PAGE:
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Re: Chainsaw Safety
« Reply #10 on: June 19, 2004, 09:11:37 PM »
I'm going to read the Timberbuyers.net safety section and the .pdf Stihl manual posted earlier. After buying equipment for safety, should I have had the access to the resources that will make me competent at using a chainsaw, or is there something more I can do.

Would the 011 AV be a good beginner saw? I also have a ?037? AV Stihl and an electric Stihl. Which would be the best to begin with?  They're older saws(all saw made in West Germany) I plan to equip my saw with a new anti kickback chain. Do these older saws have less safety features? Anything to be concerned of?

Thanks

Offline incognitive

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Re: Chainsaw Safety
« Reply #11 on: June 20, 2004, 01:54:01 AM »
Having the ZIP file of all the pages/images is nice for those who have to dial up a connection to the Internet.  The information can be reviewed much faster than establishing a connection and then waiting for the data.  It's invariably faster off the hard drive than over the network whatever the connectivity.

It's not too big a deal to fetch a complete copy for offline perusal, but the presence of a non-functional link is always cause for concern.

Offline Ianab

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Re: Chainsaw Safety
« Reply #12 on: June 20, 2004, 04:23:53 AM »
Of course the best safety aid is your brain.
Learn what can go wrong and watch for it every time

Deadman hanging in trees overhead
Rotten trees not falling as expected
Trees splitting and barber chairing
Limbs under compression when de-limbing
Logs moving as you de-limb or buck them

Or something that you might not expect...not sure how to predict / plan for that  ???

Just make a point of thinking every time you start your saw, sometime it's easy, and other times it's worth the 5 mins to walk around and check some angles and fall paths. Or plan how you are going to buck a log. You get the idea...

Ohh... and if you have 2 saws, take em both with you. One day you are going to pinch a saw and need something to cut it free with.  ;)

Ian
Weekend warrior, Peterson JP test pilot, Dolmar 7900 and Stihl MS310 saws and  the usual collection of power tools :)

Offline SwampDonkey

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Re: Chainsaw Safety
« Reply #13 on: June 20, 2004, 05:22:16 AM »
When bucking, be aware that the end of the bar of the saw can give you a big kick-back. Work at bucking with the proper stance with feet apart. Its best to have your wood yarded onto skids and spread out, not in a big heap. Don't want a bunch of logs rolling off the pile onto yourself. Don't forget your Logrite cant hook or peavy to seperate the logs. ;)
Move'n on.

Offline dancan

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Re: Chainsaw Safety
« Reply #14 on: June 20, 2004, 11:01:33 AM »
here's a link to our gov site with info
http://www.gov.ns.ca/natr/extension/woodlot/


dancan

Offline dancan

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Re: Chainsaw Safety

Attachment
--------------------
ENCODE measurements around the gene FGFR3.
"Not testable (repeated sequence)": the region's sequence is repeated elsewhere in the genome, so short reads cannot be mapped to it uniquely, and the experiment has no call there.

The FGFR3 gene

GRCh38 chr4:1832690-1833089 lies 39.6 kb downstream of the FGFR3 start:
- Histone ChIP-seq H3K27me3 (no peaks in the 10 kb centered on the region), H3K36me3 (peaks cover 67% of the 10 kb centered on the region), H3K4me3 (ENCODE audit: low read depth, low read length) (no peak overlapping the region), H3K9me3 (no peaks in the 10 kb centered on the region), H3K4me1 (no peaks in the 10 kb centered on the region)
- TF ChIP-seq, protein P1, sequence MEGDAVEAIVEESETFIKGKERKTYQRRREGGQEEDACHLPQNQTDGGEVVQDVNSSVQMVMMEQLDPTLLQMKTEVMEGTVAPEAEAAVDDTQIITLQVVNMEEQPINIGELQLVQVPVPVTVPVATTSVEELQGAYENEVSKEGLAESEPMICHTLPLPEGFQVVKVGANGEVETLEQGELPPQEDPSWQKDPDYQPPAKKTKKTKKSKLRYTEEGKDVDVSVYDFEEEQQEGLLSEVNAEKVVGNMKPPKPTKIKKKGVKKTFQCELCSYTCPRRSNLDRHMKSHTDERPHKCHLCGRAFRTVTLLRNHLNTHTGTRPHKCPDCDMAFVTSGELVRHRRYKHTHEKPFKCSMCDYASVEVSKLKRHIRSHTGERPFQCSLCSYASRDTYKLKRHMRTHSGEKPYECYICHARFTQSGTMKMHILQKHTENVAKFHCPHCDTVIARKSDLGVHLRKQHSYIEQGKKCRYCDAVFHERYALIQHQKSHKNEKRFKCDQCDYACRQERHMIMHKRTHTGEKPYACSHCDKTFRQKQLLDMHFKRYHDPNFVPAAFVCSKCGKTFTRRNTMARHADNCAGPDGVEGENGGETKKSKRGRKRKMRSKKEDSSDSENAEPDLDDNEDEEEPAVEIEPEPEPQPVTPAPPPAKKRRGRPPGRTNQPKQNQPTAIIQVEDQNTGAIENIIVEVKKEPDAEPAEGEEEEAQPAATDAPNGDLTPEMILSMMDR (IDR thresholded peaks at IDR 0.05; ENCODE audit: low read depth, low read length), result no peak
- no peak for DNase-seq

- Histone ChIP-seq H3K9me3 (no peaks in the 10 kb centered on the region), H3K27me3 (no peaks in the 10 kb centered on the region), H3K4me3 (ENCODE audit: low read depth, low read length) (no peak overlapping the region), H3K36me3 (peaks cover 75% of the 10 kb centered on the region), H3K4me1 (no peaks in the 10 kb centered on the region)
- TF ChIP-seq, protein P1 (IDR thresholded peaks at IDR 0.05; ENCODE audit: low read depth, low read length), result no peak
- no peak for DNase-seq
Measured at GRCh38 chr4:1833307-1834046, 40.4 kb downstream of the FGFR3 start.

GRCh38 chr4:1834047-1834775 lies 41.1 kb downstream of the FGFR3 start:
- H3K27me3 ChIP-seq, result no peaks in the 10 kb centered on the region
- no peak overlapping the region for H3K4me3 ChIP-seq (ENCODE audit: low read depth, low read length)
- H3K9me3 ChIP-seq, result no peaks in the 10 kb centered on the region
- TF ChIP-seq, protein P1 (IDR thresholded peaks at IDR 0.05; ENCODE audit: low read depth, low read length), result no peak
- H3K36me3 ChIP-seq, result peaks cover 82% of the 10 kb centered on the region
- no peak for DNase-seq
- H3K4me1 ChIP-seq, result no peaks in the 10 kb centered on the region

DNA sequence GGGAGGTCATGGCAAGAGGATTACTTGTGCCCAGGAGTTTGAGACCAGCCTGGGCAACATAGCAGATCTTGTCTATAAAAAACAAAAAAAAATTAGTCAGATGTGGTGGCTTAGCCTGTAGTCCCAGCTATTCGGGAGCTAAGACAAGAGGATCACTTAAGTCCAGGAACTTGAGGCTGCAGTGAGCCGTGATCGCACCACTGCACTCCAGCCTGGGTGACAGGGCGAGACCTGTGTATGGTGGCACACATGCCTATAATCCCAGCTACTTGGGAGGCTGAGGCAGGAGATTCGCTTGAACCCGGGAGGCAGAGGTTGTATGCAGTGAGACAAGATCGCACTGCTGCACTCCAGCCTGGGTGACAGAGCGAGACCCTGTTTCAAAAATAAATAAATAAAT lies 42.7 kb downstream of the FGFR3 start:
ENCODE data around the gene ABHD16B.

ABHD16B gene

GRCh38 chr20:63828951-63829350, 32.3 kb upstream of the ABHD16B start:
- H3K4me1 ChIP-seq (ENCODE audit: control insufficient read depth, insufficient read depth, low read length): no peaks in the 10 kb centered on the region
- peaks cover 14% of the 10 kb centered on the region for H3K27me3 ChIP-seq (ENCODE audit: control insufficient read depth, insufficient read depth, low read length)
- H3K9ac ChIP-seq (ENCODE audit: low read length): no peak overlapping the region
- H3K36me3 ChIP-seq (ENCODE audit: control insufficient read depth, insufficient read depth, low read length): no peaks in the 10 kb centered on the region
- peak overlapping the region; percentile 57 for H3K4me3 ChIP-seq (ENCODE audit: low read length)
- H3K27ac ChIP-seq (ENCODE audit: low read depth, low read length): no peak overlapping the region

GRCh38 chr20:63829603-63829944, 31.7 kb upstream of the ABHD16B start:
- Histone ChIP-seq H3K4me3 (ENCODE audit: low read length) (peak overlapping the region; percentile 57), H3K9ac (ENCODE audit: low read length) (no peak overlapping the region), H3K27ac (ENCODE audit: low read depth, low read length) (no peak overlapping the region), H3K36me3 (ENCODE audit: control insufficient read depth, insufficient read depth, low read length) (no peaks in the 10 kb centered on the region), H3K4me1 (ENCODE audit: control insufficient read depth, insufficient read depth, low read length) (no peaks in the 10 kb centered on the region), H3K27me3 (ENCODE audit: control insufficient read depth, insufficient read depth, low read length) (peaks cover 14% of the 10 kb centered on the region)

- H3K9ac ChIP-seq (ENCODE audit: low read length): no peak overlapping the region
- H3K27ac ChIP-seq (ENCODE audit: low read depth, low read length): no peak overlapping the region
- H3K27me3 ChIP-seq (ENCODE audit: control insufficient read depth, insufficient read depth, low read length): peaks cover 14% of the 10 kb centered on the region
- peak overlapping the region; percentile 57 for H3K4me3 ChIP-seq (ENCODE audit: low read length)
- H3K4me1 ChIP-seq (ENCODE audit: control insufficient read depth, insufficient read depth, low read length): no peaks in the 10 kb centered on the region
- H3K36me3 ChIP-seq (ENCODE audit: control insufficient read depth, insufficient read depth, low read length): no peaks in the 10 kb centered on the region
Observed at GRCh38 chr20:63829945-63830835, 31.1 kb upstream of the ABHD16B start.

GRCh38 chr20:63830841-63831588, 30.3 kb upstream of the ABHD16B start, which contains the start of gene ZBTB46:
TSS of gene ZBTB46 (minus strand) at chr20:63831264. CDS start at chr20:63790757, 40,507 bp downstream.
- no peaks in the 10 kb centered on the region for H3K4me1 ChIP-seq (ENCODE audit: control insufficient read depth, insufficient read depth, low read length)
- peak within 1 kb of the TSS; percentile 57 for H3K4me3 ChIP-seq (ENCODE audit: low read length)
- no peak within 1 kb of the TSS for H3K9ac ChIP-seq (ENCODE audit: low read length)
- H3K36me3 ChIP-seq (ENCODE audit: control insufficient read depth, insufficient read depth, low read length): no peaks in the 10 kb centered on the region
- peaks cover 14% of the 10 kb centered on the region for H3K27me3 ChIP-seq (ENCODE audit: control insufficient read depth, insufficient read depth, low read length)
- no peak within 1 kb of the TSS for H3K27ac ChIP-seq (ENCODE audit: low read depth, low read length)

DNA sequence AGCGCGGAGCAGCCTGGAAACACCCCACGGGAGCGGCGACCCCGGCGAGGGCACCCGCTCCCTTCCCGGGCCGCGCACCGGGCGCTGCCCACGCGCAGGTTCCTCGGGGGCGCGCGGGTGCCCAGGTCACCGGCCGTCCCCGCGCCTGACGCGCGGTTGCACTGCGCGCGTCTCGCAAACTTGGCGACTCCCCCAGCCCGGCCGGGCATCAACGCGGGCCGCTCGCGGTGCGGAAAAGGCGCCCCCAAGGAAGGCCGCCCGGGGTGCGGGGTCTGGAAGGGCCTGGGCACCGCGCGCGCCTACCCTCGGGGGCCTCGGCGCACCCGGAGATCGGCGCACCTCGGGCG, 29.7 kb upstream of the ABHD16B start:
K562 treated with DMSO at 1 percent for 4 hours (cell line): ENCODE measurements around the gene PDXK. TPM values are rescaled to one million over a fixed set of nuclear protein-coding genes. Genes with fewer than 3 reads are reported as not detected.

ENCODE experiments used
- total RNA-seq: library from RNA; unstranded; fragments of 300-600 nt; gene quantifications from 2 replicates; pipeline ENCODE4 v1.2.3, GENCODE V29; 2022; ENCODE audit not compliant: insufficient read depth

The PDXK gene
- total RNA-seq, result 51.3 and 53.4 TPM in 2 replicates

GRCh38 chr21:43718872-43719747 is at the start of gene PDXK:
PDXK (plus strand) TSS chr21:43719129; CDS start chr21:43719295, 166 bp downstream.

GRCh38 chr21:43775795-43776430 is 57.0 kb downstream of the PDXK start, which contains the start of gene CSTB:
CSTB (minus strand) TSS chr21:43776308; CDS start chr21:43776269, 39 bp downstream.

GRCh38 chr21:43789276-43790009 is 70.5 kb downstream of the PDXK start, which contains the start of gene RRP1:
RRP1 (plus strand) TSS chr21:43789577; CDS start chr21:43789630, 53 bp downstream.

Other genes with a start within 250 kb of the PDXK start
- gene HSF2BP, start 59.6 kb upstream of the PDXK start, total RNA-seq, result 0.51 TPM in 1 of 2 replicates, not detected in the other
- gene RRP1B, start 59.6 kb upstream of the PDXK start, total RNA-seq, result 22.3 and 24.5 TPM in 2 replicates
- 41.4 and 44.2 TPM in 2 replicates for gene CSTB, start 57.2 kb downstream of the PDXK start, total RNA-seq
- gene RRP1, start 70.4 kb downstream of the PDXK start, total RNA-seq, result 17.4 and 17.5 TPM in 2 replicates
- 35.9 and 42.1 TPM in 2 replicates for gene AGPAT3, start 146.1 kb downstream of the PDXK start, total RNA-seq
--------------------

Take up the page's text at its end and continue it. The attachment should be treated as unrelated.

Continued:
« Reply #15 on: June 20, 2004, 11:09:39 AM »
one other source of info is available from most chainsaw manufacturers.pick several , go to their sites , pick any saw and download the owners manuals.
read the saftey sections and compare or gather the info that is of value.just rember that when you are cutting being complacent , in a hurry or tired can get you hurt.


dancan

Offline Gypo Logger

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Re: Chainsaw Safety
« Reply #16 on: May 04, 2005, 10:08:47 AM »
 I sold a Stihl 009L to a friend of mine who is also my nextdoor neighbour.
  Anywho, I caught him yesterday cutting some firewood. I mean, it wasn't any of my business so I didn't give him any big brother safety advice. Should I have?
 John

Online Jeff

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Re: Chainsaw Safety
« Reply #17 on: May 04, 2005, 10:19:30 AM »
Well, I actually think somebody's leg is being pulled. I have been around wheelchairs and people in wheel chairs quite a bit.  Looks to me like thats the first time outside for that particular chair, at least off of pavement. (see dirty drive, ultra clean tires) Looks like you also happened to catch him at the very first of his cuts seeing is there is no sawdust other then that cut.
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Offline Gypo Logger

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Re: Chainsaw Safety
« Reply #18 on: May 04, 2005, 10:28:06 AM »
 Hi Jeff,
   Gord will be angry when I tell him you don't think he's for real.
 Gord fell off a wall and landed on a skid of bricks and is paralized from the waste down.
 He is very active and drives, atv's and cycles as well. The wheelchair you see is always in his driveway as this is what he uses mainly to get him in and out of his van and on to his bicycle which is like a recumbent but he pedals it with his hands.
 Gord is very active in sports and has fathered two children since his accident.
 John

Offline caryr

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Re: Chainsaw Safety
« Reply #19 on: May 04, 2005, 10:44:26 AM »
Nice shot John, but you forgot the curly fries on Gord's lap and the wheelchair. Remember it's all about the details.

I hope all is going well up in the frozen north.

Take care,

Cary